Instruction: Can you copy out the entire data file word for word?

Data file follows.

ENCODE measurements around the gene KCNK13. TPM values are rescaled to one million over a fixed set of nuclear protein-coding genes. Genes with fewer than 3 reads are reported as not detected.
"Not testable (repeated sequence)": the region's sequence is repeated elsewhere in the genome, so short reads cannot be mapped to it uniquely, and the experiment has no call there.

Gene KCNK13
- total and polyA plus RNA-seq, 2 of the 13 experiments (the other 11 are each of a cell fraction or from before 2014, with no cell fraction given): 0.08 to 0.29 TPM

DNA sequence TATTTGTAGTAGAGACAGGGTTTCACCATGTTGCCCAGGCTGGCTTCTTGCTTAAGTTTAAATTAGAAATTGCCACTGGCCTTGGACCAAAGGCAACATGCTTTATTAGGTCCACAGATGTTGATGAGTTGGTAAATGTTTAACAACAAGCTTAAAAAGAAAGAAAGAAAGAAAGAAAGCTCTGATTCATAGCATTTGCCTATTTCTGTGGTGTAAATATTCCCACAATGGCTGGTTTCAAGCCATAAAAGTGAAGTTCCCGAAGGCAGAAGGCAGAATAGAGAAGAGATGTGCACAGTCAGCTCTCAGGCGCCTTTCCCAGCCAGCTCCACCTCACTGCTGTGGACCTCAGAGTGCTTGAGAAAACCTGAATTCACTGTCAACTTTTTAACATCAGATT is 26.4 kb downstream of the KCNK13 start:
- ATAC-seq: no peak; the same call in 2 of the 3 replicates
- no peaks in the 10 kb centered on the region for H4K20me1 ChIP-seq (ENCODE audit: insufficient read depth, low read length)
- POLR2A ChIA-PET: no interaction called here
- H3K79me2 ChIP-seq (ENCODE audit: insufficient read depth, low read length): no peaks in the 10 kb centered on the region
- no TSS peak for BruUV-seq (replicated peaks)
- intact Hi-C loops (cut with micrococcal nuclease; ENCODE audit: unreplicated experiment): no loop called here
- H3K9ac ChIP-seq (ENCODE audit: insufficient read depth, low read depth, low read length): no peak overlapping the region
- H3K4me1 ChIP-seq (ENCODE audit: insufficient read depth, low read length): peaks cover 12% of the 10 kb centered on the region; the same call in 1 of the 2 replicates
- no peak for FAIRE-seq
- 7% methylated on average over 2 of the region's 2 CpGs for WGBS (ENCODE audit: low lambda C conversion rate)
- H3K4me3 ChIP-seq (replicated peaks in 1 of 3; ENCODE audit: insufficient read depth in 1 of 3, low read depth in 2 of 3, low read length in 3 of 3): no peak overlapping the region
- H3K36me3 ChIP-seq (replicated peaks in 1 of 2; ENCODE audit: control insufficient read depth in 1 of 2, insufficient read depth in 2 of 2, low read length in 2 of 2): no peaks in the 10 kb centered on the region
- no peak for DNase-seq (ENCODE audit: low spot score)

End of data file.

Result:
ENCODE measurements around the gene KCNK13. TPM values are rescaled to one million over a fixed set of nuclear protein-coding genes. Genes with fewer than 3 reads are reported as not detected.
"Not testable (repeated sequence)": the region's sequence is repeated elsewhere in the genome, so short reads cannot be mapped to it uniquely, and the experiment has no call there.

Gene KCNK13
- total and polyA plus RNA-seq, 2 of the 13 experiments (the other 11 are each of a cell fraction or from before 2014, with no cell fraction given): 0.08 to 0.29 TPM

DNA sequence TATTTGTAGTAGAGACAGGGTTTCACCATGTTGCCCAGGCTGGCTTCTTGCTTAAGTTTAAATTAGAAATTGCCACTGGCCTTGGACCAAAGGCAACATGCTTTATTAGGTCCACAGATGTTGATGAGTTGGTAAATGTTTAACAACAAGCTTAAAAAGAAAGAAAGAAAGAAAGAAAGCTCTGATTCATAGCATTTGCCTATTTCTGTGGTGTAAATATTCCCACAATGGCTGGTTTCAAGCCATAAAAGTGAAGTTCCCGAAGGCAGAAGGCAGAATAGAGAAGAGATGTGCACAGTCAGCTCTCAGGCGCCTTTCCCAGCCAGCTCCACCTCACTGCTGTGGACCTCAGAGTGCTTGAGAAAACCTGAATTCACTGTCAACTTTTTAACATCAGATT is 26.4 kb downstream of the KCNK13 start:
- ATAC-seq: no peak; the same call in 2 of the 3 replicates
- no peaks in the 10 kb centered on the region for H4K20me1 ChIP-seq (ENCODE audit: insufficient read depth, low read length)
- POLR2A ChIA-PET: no interaction called here
- H3K79me2 ChIP-seq (ENCODE audit: insufficient read depth, low read length): no peaks in the 10 kb centered on the region
- no TSS peak for BruUV-seq (replicated peaks)
- intact Hi-C loops (cut with micrococcal nuclease; ENCODE audit: unreplicated experiment): no loop called here
- H3K9ac ChIP-seq (ENCODE audit: insufficient read depth, low read depth, low read length): no peak overlapping the region
- H3K4me1 ChIP-seq (ENCODE audit: insufficient read depth, low read length): peaks cover 12% of the 10 kb centered on the region; the same call in 1 of the 2 replicates
- no peak for FAIRE-seq
- 7% methylated on average over 2 of the region's 2 CpGs for WGBS (ENCODE audit: low lambda C conversion rate)
- H3K4me3 ChIP-seq (replicated peaks in 1 of 3; ENCODE audit: insufficient read depth in 1 of 3, low read depth in 2 of 3, low read length in 3 of 3): no peak overlapping the region
- H3K36me3 ChIP-seq (replicated peaks in 1 of 2; ENCODE audit: control insufficient read depth in 1 of 2, insufficient read depth in 2 of 2, low read length in 2 of 2): no peaks in the 10 kb centered on the region
- no peak for DNase-seq (ENCODE audit: low spot score)